Economic integration is a response from the Theory of (the) Second Best from Canadian economist who coined by economist Richard Lipsey and Kelvin Lancaster Australia-America in 1956. This theory states that ideally the world economy is free trade where there is free competition and there are no barriers to trade (trade barriers). Economic integration into the second best choice (second best option) because in practice in this world is very difficult to eliminate trade barriers.
This theory assumes that in the current economic market failure in certain sectors, which caused low levels of efficiency in the sector and while in other sectors may have reached an efficient level, it is expected the economy would be better to merge the two markets different and will eliminate another level of inefficiency of the other market. Merger process is known as economic integration.
The concept of competitiveness as a comparative advantage introduced by the theory of comparative advantage by David Ricardo in 1817 through his book On the Principles of Political Economy and Taxation, known as the Ricardian model. However, comparative advantage was first expressed by Robert Torrens in 1815 in an essay published in the Corn Laws.
Measurement of the competitiveness of the most popular use is Revealed Comparative Advantage (RCA), which measures the comparative advantage. Balassa (1965) uses to measure a country's comparative advantage dengaan compile an index known as the Balassa Index. This index identifies whether a country has a comparative advantage that can be shown but not to determine the origin of its comparative advantage. This definition has undergone revision and modification so that the use of RCA as a measurement of comparative advantage vary as at the global level, sub-global/regional or bilateral between two countries as trading partners.
A study by the Fiscal Policy Board concluded that given the similarities in products which have export competitiveness, the trade policy related to exports and imports such as import duties and export taxes can affect competitiveness. Second, for items that are included in a group of products where a country's export and import, there are two possible impacts of trade AIFTA creation or trade diversion. This impact is dependent on changes in relative prices of products exported or imported by any scheme of tariff reduction or elimination AIFTA. On the product in the group that does have a very high competitiveness, then to maintain or improve competitiveness, then that can be done is product differentiation. Third, in each of the ten export products of Indonesia, India and ASEAN, with the highest competitiveness in the period 2000-2009, not seen consistency in the position of the competitiveness of products that do not show the export product specialization. And lastly, the comparison between India's exports to Indonesia with ASEAN showed differences in export market in India and ASEAN, while India's exports to ASEAN and ASEAN in addition to Indonesia is relatively the same. Indirectly, this export market differences indicate differences in access to productive resources and technology between Indonesia and the ASEAN as a whole.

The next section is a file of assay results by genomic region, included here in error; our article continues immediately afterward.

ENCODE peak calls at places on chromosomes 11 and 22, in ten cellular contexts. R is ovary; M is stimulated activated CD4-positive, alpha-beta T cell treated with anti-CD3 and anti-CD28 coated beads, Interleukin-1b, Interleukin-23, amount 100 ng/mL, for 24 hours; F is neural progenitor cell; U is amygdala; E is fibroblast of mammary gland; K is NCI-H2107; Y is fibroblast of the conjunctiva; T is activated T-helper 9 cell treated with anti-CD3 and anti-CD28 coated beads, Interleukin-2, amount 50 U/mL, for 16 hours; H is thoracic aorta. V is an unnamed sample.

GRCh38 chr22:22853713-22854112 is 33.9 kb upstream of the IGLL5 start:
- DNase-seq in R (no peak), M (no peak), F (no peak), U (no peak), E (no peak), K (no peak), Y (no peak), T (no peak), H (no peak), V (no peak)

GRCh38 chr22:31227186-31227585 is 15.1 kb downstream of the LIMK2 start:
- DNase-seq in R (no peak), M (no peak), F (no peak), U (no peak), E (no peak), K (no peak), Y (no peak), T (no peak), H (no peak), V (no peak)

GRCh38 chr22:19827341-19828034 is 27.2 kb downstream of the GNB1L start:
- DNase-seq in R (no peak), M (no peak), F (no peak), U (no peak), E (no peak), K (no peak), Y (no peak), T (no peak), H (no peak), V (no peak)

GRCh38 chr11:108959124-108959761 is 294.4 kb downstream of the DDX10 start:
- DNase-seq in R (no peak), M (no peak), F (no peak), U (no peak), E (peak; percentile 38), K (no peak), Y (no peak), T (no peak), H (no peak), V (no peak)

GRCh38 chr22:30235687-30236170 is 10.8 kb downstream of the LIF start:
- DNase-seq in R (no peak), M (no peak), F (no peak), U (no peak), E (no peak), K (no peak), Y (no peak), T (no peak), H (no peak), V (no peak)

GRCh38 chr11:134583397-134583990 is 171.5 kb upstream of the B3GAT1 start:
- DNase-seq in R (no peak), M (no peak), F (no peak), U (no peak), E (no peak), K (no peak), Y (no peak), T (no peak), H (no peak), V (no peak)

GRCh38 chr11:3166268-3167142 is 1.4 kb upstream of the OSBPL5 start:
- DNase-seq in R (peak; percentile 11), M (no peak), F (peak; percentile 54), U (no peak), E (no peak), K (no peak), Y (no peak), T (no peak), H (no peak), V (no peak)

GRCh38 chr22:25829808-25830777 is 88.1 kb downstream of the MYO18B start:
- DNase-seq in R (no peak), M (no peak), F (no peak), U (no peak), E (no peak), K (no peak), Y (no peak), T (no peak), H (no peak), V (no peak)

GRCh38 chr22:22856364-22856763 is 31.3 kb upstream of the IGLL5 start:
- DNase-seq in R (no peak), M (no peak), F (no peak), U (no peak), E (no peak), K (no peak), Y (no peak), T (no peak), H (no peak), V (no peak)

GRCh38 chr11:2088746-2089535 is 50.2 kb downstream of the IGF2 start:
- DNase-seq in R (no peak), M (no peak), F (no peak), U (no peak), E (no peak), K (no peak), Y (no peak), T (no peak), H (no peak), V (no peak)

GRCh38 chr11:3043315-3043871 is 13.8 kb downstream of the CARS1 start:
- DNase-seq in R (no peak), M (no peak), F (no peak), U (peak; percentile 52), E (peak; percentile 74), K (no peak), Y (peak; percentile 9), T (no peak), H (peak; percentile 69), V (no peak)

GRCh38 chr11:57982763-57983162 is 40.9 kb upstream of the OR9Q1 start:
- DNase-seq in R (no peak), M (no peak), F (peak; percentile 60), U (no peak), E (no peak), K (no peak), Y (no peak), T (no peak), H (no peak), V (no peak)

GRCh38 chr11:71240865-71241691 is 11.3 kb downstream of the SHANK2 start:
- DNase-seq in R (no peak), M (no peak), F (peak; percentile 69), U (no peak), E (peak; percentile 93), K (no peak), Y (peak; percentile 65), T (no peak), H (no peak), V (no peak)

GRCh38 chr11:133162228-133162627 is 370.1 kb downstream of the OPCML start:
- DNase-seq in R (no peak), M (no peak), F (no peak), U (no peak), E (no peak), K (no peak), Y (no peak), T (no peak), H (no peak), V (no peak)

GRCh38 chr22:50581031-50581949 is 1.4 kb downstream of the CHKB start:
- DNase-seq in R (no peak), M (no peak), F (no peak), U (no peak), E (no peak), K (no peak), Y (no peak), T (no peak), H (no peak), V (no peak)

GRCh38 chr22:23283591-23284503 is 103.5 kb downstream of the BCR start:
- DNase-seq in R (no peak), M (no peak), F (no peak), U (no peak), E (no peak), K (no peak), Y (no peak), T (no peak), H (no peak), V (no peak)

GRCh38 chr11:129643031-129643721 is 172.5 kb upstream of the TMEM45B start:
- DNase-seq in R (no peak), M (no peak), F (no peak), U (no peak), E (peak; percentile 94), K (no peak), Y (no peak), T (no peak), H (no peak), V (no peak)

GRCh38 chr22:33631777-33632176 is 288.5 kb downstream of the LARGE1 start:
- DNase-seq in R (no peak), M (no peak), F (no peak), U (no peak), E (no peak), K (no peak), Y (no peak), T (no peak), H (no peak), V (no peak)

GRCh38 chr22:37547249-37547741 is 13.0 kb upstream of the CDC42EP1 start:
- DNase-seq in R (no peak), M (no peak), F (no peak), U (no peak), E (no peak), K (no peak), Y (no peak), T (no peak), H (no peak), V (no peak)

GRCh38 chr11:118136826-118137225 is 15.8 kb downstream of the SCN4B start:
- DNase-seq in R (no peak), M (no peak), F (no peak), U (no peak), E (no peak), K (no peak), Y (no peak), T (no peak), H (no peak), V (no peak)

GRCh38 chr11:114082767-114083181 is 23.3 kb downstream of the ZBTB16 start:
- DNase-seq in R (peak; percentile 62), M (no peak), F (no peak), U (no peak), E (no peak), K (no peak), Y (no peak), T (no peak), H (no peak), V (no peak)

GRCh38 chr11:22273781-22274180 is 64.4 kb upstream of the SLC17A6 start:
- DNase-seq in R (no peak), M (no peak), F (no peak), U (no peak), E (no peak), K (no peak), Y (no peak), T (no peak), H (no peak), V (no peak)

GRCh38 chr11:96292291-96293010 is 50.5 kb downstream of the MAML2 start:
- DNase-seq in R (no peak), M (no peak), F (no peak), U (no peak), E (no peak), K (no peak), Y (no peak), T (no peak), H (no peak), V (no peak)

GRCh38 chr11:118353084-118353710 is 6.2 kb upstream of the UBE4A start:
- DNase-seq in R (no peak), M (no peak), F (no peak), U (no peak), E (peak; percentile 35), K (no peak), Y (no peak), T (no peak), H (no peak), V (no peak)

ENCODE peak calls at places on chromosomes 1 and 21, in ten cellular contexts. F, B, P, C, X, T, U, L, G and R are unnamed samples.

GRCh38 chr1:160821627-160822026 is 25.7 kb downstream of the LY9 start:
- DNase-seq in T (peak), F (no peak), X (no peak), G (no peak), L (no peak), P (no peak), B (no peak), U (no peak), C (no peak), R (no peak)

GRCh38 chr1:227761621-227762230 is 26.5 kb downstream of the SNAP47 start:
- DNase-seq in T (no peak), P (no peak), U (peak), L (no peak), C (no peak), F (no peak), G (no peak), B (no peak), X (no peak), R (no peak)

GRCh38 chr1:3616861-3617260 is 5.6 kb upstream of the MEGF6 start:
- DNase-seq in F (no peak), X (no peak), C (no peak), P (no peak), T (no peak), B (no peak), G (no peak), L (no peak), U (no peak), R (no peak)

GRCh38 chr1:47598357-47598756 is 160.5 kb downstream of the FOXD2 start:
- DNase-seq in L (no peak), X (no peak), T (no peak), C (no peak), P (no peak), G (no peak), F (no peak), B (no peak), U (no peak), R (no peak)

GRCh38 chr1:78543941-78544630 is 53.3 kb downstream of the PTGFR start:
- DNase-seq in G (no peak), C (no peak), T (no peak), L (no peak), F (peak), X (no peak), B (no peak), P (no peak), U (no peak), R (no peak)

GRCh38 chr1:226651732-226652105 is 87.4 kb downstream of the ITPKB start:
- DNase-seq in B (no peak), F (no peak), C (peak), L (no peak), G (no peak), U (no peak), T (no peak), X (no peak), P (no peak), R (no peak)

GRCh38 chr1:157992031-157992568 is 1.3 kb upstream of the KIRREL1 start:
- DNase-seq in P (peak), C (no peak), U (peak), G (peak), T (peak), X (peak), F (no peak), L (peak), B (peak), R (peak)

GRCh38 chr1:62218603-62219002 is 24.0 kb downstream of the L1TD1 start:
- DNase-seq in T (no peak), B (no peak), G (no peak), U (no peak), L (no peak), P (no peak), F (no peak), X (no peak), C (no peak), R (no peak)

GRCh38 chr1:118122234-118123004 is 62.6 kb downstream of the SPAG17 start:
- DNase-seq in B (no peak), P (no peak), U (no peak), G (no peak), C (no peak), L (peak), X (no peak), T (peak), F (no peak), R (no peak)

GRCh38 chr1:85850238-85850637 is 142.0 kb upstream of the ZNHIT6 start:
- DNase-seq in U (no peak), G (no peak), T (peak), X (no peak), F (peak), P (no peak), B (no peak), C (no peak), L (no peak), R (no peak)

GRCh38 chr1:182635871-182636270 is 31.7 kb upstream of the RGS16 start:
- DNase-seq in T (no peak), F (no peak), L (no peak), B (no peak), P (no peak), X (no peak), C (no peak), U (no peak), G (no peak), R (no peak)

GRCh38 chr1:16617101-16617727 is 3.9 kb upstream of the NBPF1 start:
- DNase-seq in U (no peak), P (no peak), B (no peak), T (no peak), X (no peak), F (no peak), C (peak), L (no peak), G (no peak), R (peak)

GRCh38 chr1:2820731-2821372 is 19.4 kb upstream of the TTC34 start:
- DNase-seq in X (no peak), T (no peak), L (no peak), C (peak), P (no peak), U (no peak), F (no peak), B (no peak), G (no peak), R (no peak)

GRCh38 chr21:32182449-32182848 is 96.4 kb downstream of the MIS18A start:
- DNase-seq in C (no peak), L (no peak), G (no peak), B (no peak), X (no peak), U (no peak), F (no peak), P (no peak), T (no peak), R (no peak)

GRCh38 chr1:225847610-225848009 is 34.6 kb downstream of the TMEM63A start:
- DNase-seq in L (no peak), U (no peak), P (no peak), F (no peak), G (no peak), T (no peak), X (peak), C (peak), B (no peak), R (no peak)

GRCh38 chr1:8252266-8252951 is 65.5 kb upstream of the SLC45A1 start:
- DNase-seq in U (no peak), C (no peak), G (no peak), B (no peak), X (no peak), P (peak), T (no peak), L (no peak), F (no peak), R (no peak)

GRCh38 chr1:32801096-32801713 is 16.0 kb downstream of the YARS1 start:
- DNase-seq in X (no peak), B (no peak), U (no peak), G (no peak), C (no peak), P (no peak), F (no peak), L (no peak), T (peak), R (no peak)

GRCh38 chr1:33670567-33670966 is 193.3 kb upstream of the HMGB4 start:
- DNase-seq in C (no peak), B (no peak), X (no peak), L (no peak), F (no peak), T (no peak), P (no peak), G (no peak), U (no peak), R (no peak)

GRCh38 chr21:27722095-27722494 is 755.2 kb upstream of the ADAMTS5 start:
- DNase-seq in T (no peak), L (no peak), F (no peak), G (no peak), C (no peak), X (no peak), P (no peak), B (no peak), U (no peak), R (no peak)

Based on the above conclusion, we recommend:
1. Policies related to import duties need to consider their impact on the level of competitiveness of export products.
2. With the factors that influence and determine the level of competitiveness of export products, the trade policy on products that already have competitiveness should focus on efforts to maintain or improve competitiveness through product differentiation.
3. With the factors that influence and determine the level of competitiveness of export products, the trade policy on products that do not have competitiveness should focus on product differentiation. Within the framework AIFTA, then the scheme reduction and elimination of import duties aimed at trade strategy creation.